José's Hope, or What Muñoz Taught


hope post

by Amy Villarejo, Cornell University

“[T]here is no hope without anxiety and no anxiety without hope, they keep each other hovering in the balance…”

Ernst Bloch, The Principle of Hope1

José Muñoz gravitated toward Ernst Bloch’s voice and logic for Cruising Utopia. Why? What in those wildly uneven 1400+ pages of The Principle of Hope or Bloch’s other writings compelled him? Several years ago, I read Bloch in part because José told me to, and, despite the weirdness of Bloch’s exilic take on America, I came to feel deeply invested in the method of hope, in the relentless pursuit of micro-details of possibility. It has nevertheless taken me these weeks after José’s death to understand, as it were, the attraction. I think I have come up with a provisional answer, and it is not the familiar one that Cruising Utopia sought to answer the “anti-social thesis” of Lee Edelman and other thinkers of “the negative” with a fierce defense of hope. While that may be true, I think it is also likely, and more Blochian, that, in the imbrication of hope and anxiety, we learn something about the risk that we are and that we take in each other. We learn, moreover, less about anxiety (the less the better!) and more about the critique of what is present.

Queer thinkers I loved keep dying. Eric Clarke died, and Alex Doty died, and José died, none of them of AIDS or of “risk factors” we have discussed much in our queer cultures, but they died nonetheless, before their time. Or they died in an improper time, as Alexander García Düttmann says in his reflections on the time of and beyond AIDS, a split or fractured sense that “foils the constitution of a coherent time and of the coherence of a life.”2 It is in fact the contention of At Odds with AIDS that the threat of dying before one’s time makes visible, or renders palpable, a fundamental “being not one” (a German pun on uneins/un-eins, “Un-eins-sein”, with which the translators wrestle) of the subject, an improper or non-identical subjectivity, as well as this fractured time or timeline. And it should not surprise us that sometimes this impropriety both of life and of time, of “lifetime,” is felt precisely as anxiety and its complement, anger, even or especially when the point ought to be to recognize a more fundamental impertinence or primordial non-belonging that alone can measure up to the horizon that is AIDS. Such, I think, was José’s pursuit, too.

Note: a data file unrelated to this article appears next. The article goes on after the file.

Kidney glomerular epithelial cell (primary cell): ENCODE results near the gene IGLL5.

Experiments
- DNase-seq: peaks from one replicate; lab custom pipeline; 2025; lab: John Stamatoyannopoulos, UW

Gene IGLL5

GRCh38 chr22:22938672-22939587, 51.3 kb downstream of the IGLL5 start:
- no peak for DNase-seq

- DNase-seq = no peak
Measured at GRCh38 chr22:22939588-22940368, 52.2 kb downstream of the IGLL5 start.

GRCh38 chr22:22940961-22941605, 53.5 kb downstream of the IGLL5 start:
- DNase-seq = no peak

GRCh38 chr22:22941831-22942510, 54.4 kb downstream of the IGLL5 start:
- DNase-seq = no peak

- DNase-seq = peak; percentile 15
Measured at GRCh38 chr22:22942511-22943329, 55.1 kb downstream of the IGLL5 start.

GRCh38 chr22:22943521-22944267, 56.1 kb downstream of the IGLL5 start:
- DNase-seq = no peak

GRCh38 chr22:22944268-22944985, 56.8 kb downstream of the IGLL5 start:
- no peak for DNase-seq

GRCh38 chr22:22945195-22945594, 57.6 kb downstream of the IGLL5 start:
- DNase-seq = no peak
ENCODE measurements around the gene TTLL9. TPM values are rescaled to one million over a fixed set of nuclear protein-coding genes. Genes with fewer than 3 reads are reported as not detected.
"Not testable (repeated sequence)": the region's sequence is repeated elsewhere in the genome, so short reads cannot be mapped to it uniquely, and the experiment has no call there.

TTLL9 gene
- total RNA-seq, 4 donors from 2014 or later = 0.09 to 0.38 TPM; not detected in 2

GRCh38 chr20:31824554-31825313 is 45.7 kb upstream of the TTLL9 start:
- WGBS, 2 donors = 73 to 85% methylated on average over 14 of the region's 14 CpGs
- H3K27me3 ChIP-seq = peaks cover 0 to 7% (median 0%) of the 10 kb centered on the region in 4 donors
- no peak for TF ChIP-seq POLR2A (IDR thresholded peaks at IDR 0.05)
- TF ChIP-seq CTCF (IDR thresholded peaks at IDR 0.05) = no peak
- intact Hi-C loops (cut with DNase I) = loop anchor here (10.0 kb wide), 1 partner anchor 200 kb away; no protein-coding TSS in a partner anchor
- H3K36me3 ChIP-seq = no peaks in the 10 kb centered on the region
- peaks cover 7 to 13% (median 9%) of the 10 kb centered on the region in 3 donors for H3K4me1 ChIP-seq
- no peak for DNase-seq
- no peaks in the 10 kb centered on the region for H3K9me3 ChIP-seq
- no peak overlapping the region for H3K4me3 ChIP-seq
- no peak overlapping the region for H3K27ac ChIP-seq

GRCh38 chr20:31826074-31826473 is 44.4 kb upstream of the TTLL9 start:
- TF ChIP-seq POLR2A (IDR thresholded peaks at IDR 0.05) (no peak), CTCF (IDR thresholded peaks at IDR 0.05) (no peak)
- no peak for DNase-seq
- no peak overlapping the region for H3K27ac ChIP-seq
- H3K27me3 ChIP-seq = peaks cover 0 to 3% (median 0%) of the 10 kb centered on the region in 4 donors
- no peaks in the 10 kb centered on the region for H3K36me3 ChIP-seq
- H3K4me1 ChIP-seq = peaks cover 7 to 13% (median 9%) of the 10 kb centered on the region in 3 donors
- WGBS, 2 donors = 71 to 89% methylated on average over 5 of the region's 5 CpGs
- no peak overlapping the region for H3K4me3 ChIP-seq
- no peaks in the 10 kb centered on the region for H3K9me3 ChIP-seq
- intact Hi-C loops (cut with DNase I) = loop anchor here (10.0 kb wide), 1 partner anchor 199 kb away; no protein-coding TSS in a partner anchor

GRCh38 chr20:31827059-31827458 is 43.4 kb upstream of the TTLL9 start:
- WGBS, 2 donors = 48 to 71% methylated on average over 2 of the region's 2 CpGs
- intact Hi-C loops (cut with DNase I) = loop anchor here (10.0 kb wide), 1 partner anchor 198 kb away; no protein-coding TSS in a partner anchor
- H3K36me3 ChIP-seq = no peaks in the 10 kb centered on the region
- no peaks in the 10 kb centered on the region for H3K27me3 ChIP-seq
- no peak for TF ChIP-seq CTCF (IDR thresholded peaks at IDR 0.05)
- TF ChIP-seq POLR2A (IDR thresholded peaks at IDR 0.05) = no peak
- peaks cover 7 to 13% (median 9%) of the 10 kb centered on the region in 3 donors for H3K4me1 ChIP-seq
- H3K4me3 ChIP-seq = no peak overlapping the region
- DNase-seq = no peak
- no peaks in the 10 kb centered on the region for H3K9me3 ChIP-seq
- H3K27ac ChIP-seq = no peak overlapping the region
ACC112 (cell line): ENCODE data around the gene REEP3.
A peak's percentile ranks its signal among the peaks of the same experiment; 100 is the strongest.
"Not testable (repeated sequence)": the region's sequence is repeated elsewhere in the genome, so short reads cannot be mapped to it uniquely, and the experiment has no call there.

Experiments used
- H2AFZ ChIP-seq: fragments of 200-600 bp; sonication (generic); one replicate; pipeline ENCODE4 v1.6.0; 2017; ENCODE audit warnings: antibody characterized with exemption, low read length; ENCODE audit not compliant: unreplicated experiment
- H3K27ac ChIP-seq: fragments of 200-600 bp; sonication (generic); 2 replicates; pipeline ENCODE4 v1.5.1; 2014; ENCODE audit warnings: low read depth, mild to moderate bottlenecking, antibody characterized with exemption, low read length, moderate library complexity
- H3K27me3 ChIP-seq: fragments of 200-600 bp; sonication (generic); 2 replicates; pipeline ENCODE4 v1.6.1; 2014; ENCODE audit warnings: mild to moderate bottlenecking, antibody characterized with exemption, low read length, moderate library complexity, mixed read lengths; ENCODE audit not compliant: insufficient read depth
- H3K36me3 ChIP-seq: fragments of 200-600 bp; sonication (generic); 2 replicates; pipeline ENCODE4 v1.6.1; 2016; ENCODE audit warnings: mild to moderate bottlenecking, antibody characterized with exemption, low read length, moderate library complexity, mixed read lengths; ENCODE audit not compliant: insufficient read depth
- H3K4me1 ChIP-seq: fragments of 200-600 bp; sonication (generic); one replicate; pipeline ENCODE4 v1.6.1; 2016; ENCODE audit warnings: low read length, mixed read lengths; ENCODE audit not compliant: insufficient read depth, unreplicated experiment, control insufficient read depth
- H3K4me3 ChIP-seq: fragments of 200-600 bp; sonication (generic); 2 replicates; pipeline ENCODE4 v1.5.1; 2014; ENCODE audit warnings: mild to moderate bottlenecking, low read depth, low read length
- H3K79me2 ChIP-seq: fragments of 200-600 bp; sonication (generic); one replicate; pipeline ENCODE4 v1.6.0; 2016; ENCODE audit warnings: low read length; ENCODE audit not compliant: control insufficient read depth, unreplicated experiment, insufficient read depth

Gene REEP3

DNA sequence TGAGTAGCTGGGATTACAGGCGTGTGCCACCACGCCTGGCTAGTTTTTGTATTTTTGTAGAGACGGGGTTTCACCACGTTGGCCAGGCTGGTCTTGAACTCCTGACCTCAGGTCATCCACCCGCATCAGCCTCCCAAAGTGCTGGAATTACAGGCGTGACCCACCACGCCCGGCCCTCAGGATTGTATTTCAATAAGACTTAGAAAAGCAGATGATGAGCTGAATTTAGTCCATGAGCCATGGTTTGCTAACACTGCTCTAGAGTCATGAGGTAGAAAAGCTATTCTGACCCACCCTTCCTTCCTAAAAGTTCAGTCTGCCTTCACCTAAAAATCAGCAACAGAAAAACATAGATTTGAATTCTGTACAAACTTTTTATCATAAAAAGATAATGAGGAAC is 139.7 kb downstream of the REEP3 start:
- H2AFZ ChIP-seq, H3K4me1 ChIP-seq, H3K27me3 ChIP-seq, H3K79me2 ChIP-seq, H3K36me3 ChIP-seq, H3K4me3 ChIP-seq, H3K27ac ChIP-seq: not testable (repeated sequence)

The word “anxiety” does not appear a single time in Cruising Utopia, a book that is also not exactly about AIDS, although it certainly situates its flourishing lifeworlds of performance and art in the prehistory of the disease. Anxiety need not attend the conviction, the same one articulated by García Düttmann in what I have just cited, that we need to step out of the “rigid conceptualization that is a straight present” (185). This is the gift of impertinence. Stepping out, however, entails, as José knows, risking the imaginative line of a queer horizon. Whether those risks have the name AIDS or other names (disease, drugs, nightlife, travel, poverty, migration, unsafe sex, police…), whether we ecstatically embrace or resistingly refuse them with all of our energy, they will have enlisted us in our self-definition all the same. Or all the different: the project of Cruising Utopia is to offer us an anatomy of queer utopia as well as disappointment in many different guises, noticing exactly how potentialities become submerged in recollection, reflection, and other sober insistences upon so-called realism.

Cruising Utopia is emblematic of José’s irreverent and improper riposte to such realism not in the anxious disavowal (or avowal, amounting to the same thing) of identity but in the critique of what is, a critique elaborated in an impertinent reading practice. When he cites Bloch in conversation with Theodor Adorno, for example, it is in the service of reading queer performance artist and poet John Giorno’s text about unsafe sex in the Prince Street toilets, understood, rightly and breathtakingly, as a utopian vision of noble transport and social transformation. José enlists Ernst and Teddy, that is, in the vigilant work of negation not to “queer” them but to steer the critical energy that José finds exciting in them toward something else that Giorno, too, discloses. He calls this reading practice an oscillation: it sets something in motion, it repeats, it vibrates, and it touches us. He feels he has to defend it all the time throughout Cruising Utopia: I know I’m taking a risk in citing these together, he says, but, really, look what happens! Feel how you’re learning. Let it shift. Let it happen again. Like a heartbeat. Like this beautiful body of work José left for us that keeps us moving, returning and edging toward something else.


Visit the full José Esteban Muñoz gallery here.


1. Ernst Bloch, The Principle of Hope, Volume One. Trans. by Neville Plaice, Stephen Plaice, and Paul Knight (Cambridge: The MIT Press, 1986), 333.
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2. Alexander García Düttmann, At Odds with AIDS: Thinking and Talking About a Virus. Translated by Peter Gilgen and Conrad Scott-Curtis (Stanford: Stanford University Press, 1996), 3.
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